Hours after Sporting Kansas City was eliminated from last year’s playoffs, one of its owners promised to invest in a striker. Days later, coach Peter Vermes pinpointed his team’s inability to finish scoring chances as a primary point of concern, and he candidly added that the solution to the problem was not currently on the roster.
Less than a week before the club departs for preseason camp in Scottsdale, Ariz., an alternative solution still isn’t on the roster.
Although Sporting Kansas City’s longstanding search for a striker has spanned leagues across the globe, it’s yet to bear results.
Operative word: Yet.
Members of the Sporting Kansas City front office remain convinced they will add a forward sometime this month, perhaps even in the coming days. They describe the search as exhaustive, but frustrating would be applicable, too.
On at least two occasions, Sporting KC has agreed to a multi-year deal with a forward, but the player’s club has nixed the transfer, deciding it does not want to sell one of its starters in the middle of the European season. While not addressing those situations specifically, Vermes said, “There are some things you can’t do anything about, but we’re ready for that. That’s what we go through. We’re prepared for stuff like that.”
On to the next one.
Sporting KC is shopping in the same marketplace it entered this offseason — high-dollar designated players — along with those falling into a less expensive tier. The outcome of the club’s attempt to land someone in the former category will dictate the search for a player in the latter.
Sporting KC has financial flexibility, both in terms of ownership commitment and space within the salary cap, to add designated players. It signed one earlier this winter in attacking midfielder Yohan Croizet, who projects as the starter on opening day in March.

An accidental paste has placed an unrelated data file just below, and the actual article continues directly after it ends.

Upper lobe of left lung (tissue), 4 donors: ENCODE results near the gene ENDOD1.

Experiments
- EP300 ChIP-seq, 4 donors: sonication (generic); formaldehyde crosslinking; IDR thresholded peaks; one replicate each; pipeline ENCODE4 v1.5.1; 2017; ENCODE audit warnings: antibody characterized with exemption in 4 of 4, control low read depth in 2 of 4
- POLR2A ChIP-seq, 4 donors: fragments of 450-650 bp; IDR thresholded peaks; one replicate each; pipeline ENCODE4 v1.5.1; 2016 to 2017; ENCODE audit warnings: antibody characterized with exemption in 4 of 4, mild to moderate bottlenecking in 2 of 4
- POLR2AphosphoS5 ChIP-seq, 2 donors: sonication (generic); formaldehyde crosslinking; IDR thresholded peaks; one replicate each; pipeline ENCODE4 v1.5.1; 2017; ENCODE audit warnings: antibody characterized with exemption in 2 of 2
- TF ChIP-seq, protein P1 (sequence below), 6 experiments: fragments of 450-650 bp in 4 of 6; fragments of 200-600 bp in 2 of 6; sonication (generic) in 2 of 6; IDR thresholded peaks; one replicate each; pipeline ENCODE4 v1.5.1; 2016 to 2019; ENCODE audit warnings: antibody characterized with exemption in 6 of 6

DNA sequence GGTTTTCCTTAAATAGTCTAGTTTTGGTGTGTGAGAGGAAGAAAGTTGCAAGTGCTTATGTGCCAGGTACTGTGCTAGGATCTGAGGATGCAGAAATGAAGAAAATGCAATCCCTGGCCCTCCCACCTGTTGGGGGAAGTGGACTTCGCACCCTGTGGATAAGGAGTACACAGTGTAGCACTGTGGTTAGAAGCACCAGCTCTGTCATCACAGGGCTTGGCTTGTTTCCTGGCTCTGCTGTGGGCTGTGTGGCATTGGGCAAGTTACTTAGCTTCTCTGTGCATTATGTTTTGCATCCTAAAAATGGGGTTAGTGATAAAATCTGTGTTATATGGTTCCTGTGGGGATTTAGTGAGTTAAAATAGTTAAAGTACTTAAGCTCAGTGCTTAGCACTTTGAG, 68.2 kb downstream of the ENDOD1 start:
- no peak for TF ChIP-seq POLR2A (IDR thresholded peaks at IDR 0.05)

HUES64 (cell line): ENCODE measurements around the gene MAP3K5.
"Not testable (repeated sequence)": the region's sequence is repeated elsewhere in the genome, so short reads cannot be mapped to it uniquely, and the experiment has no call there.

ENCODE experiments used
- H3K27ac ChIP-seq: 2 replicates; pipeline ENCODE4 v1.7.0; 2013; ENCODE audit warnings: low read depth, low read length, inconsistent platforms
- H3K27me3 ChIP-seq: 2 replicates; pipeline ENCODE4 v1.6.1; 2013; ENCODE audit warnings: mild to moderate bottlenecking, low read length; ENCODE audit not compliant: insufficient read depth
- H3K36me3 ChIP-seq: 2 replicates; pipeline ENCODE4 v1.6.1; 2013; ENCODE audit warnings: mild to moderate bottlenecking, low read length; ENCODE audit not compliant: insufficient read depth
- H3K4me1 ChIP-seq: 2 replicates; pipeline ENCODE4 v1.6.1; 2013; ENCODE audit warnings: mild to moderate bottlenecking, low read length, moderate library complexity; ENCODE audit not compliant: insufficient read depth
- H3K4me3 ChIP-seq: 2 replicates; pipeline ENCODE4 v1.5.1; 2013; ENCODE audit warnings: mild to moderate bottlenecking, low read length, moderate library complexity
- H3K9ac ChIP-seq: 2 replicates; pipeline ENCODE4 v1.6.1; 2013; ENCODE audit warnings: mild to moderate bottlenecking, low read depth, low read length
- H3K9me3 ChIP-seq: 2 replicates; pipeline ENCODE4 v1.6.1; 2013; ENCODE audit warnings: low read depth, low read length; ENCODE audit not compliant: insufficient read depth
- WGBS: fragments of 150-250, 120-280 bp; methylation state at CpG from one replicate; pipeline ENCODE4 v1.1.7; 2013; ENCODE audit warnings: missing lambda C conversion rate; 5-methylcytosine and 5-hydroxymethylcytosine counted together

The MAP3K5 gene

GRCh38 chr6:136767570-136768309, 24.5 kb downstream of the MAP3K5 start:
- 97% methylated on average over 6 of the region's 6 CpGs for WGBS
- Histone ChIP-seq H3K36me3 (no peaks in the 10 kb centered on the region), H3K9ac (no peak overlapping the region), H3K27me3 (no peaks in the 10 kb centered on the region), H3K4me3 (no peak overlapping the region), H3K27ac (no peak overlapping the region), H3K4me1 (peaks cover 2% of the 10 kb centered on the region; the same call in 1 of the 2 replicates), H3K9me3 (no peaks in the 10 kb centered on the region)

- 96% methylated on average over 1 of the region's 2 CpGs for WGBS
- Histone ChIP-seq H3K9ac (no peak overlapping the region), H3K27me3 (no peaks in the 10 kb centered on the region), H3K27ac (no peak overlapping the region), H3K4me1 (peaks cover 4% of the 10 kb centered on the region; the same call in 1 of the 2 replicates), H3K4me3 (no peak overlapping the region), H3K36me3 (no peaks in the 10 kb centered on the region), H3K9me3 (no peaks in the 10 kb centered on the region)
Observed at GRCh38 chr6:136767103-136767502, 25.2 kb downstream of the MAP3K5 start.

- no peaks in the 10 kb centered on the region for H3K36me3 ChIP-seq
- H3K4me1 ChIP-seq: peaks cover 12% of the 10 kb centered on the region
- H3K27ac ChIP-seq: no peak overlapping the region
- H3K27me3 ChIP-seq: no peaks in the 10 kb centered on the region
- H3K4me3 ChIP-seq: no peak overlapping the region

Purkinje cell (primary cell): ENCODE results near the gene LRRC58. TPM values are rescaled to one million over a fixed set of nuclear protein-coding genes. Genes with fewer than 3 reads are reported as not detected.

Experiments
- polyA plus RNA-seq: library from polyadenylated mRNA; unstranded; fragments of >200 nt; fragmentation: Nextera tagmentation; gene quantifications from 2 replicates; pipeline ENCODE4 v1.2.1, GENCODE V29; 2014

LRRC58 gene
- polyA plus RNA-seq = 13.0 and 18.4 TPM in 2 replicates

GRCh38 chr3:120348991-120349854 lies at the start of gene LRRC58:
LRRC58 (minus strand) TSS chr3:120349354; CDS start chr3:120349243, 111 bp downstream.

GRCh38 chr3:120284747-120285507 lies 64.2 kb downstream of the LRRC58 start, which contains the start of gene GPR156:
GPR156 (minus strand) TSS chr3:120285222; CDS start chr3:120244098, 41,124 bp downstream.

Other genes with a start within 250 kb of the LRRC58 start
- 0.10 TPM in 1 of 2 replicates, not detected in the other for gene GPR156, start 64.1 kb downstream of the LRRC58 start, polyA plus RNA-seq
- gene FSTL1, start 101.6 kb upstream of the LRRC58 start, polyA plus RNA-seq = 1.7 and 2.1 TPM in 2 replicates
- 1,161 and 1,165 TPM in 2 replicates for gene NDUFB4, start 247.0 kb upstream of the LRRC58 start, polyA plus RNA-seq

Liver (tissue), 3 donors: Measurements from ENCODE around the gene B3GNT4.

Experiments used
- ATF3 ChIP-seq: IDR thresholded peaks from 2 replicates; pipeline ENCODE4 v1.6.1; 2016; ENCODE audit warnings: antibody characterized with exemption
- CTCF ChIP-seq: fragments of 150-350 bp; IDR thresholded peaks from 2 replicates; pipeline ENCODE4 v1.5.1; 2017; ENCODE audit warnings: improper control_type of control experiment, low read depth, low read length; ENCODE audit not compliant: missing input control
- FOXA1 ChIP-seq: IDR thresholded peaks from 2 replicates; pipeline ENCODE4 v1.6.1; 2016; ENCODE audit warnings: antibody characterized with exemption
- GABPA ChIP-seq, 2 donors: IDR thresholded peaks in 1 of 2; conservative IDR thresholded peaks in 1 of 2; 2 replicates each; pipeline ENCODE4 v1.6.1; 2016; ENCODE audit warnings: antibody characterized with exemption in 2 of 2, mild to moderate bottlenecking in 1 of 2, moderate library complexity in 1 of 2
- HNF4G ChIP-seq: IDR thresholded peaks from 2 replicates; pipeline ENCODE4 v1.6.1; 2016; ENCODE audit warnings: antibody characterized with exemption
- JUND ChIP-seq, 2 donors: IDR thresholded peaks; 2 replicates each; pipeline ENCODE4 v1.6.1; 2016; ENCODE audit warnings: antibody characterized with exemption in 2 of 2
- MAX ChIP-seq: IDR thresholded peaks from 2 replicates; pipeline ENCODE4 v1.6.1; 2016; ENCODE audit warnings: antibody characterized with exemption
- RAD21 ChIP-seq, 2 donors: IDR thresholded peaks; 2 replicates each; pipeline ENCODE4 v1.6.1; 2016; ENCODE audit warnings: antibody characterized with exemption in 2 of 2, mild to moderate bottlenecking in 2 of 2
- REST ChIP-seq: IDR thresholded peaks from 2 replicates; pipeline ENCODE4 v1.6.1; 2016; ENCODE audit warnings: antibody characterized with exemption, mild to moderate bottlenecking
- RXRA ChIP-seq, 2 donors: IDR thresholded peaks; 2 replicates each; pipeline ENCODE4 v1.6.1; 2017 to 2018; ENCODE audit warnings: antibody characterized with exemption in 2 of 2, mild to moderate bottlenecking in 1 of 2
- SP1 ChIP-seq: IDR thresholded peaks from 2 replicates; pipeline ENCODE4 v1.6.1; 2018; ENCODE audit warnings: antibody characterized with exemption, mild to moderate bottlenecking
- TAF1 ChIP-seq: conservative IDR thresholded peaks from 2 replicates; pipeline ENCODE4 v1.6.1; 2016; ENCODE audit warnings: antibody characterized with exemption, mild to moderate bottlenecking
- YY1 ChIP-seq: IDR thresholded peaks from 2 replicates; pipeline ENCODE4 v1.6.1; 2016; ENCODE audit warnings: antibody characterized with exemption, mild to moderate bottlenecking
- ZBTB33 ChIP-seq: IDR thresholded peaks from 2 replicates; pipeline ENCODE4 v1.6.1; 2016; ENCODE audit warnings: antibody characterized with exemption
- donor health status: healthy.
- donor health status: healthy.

But the top of the wish list from the outset of winter was a goal-scoring forward. And that remains true today. Asked if he anticipated accomplishing that goal before the transfer window closes on Jan. 31, Vermes said, “We do.”
Pressed for why it hasn’t happened yet, he added, “We’re not the reactionary type. We’re not going to all of a sudden abandon all of our philosophies. We know exactly what we want to do here. It still has to be the right person that fits what we want to do.”
If there is concern about the length of the process, Vermes didn’t indicate it during his answers.
The marketplace has changed within MLS. Teams are spending more with each passing offseason, and Sporting KC plans to be one of them. There is always an emphasis to sign the right players, but perhaps even more so when the stakes grow.
Even if an addition comes quickly, which is a possibility but not a certainty, it’s unlikely that player would be present for the start of preseason on Jan. 23. Paperwork for international transfers takes time.
For Sporting KC, getting a player for the first wave of preseason is more ideal than necessary, Vermes said. The vision is a long-term solution rather than a quick fix. Add to that, the players Sporting KC are scouting are in the midst of their seasons overseas, so the club would expect them to be in form upon arrival.
“It would be great to start preseason with all the guys that we want for the entire season, but unfortunately, that’s not realistic,” Vermes said. “... but that’s OK. We’re prepared for that.”